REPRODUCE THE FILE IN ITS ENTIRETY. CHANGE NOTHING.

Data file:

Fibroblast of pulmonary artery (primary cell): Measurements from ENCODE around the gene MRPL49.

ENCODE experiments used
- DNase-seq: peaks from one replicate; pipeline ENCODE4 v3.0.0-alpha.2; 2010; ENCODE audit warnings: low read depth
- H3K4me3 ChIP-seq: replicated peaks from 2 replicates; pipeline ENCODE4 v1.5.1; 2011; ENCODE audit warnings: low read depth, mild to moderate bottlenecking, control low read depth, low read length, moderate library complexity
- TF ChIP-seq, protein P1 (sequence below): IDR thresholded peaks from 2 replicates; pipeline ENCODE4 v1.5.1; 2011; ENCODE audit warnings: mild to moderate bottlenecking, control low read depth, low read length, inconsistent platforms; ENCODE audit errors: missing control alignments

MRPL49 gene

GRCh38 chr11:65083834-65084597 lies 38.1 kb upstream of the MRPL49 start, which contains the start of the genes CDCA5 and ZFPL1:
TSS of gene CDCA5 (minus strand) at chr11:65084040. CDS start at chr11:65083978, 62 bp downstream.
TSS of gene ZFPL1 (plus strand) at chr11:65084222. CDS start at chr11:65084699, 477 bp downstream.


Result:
Fibroblast of pulmonary artery (primary cell): Measurements from ENCODE around the gene MRPL49.

ENCODE experiments used
- DNase-seq: peaks from one replicate; pipeline ENCODE4 v3.0.0-alpha.2; 2010; ENCODE audit warnings: low read depth
- H3K4me3 ChIP-seq: replicated peaks from 2 replicates; pipeline ENCODE4 v1.5.1; 2011; ENCODE audit warnings: low read depth, mild to moderate bottlenecking, control low read depth, low read length, moderate library complexity
- TF ChIP-seq, protein P1 (sequence below): IDR thresholded peaks from 2 replicates; pipeline ENCODE4 v1.5.1; 2011; ENCODE audit warnings: mild to moderate bottlenecking, control low read depth, low read length, inconsistent platforms; ENCODE audit errors: missing control alignments

MRPL49 gene

GRCh38 chr11:65083834-65084597 lies 38.1 kb upstream of the MRPL49 start, which contains the start of the genes CDCA5 and ZFPL1:
TSS of gene CDCA5 (minus strand) at chr11:65084040. CDS start at chr11:65083978, 62 bp downstream.
TSS of gene ZFPL1 (plus strand) at chr11:65084222. CDS start at chr11:65084699, 477 bp downstream.